What if there was a quick and easy way to tell if a car dealer was shady before you even set foot on their lot?
Well, there is. Just look at the windows of the vehicles and see if there are any prices listed. Or you can look at the dealer’s website and see if prices are listed there. If it is a good dealer, they’ll have prices listed somewhere. If their website says “Call for price” look somewhere else. If you go to the dealership and there is no price written anywhere on the vehicle, then leave.
Why? Because an automobile dealer that won’t list a price wants to leave that most crucial contract term open until the deal is done. This allows them to promise you one price, interest rate, or monthly payment, and then deliver another in the paperwork.
Here’s how it works.
Say you go to a dealership. You find a car you like. You ask about the price. The salesman tells you some bullshit about how great of a car it is and then says they’ll “give it to you for $8,000.” And the payment will be $300/month. So you agree. You sit in their office for 4 hours while they “draw up the paperwork” (which literally takes about 30 seconds because all they do is print a form from their computer program that fills it out for them). Then your salesman walks out with a big smile on his face and says “congratulations, you’re approved” as if you’re the new father of a healthy baby. You sit down to sign the mountain of paperwork that they’ve printed out, and lo and behold, the “CASH PRICE” listed on the Truth in Lending Disclosures is $9,500 – way more than the $8000 they’d promised. What happened?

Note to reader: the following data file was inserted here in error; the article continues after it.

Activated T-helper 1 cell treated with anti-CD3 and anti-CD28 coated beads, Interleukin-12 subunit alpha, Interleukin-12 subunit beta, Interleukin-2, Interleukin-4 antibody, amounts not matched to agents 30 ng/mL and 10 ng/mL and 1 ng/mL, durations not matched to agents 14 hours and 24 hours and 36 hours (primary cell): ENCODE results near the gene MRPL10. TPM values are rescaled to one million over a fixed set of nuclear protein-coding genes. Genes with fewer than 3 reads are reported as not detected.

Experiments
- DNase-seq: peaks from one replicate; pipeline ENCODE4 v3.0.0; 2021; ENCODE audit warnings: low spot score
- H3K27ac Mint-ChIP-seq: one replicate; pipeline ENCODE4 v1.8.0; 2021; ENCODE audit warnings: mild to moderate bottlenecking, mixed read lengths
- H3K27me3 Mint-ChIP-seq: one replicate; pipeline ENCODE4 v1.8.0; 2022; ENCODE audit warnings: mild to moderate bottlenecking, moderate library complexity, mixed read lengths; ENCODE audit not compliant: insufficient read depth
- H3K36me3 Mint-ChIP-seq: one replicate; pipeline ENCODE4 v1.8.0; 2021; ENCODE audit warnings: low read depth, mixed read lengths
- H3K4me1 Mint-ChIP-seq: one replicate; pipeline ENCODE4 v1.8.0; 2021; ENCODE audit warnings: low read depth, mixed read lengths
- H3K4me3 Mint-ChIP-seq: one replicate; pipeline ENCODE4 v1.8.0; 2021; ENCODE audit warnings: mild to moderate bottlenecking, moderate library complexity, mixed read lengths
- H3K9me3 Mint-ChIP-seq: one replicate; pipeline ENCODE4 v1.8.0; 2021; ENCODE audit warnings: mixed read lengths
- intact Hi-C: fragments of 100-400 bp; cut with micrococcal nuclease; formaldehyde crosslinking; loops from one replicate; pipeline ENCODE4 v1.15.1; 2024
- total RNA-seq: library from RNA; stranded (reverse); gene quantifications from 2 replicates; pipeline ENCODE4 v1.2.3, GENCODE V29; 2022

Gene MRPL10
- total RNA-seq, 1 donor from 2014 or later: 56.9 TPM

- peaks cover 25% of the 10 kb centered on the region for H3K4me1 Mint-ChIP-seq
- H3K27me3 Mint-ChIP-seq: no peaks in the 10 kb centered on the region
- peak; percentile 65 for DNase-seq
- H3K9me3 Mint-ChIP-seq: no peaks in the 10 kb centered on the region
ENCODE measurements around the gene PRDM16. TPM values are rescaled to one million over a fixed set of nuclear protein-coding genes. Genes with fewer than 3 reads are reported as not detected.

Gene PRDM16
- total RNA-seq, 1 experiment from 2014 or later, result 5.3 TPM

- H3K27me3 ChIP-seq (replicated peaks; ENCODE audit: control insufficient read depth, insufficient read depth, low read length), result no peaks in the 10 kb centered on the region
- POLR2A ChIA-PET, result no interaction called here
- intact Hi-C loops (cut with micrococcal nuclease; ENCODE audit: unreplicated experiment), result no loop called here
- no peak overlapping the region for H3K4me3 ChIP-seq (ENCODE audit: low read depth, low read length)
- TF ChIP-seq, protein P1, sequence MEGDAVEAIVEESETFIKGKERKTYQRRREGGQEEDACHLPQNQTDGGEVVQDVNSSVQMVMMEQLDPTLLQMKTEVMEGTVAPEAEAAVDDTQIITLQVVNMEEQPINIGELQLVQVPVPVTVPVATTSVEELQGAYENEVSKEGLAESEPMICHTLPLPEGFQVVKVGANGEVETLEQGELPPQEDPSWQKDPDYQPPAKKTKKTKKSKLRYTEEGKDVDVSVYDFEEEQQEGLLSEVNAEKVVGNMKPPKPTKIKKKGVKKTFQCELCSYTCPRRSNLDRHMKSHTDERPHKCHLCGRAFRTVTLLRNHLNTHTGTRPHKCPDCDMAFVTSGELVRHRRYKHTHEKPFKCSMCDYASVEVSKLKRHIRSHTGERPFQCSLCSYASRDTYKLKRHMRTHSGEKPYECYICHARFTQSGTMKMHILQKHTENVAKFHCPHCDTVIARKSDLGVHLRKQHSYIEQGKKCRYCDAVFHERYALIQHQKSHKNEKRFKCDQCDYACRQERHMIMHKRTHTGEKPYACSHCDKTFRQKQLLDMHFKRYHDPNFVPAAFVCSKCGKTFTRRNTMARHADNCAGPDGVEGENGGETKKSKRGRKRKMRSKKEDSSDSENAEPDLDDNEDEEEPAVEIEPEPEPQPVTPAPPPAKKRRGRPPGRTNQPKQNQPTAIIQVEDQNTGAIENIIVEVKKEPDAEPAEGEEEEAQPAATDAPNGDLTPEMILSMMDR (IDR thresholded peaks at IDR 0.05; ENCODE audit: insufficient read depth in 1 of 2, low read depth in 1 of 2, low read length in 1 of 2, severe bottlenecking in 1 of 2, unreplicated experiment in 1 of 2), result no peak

After they got you to verbally agree on a deal, they prepared your contract terms and sent the proposed contract (and your credit report) to several finance companies hoping to sell your contract to someone else. Dealers want to get paid up front, so they sell the contract and its massive APR to a finance company, who then pays them a discounted lump sum for the right to receive the rest of your monthly payments. If they don’t get offered as much money as they want, they’ll jack up the price of the car to make the loan more attractive to the finance companies. So if the dealer honored his commitment to sell you that car for $8,000 at 15% APR, that finance company may pay him $7,000. But by jacking up the price to $9,500 at 18% APR, the dealer gets $8,000 from the finance company. And you get screwed. This is a violation of the Truth in Lending Act and most false advertising laws. This whole scheme requires that you never have any evidence that the original price was higher.
Note that just because a dealership has prices listed doesn’t mean they’re guaranteed honest. There are plenty of ways to defraud a customer without price switching, and dealers with clearly written prices screw people all the time. But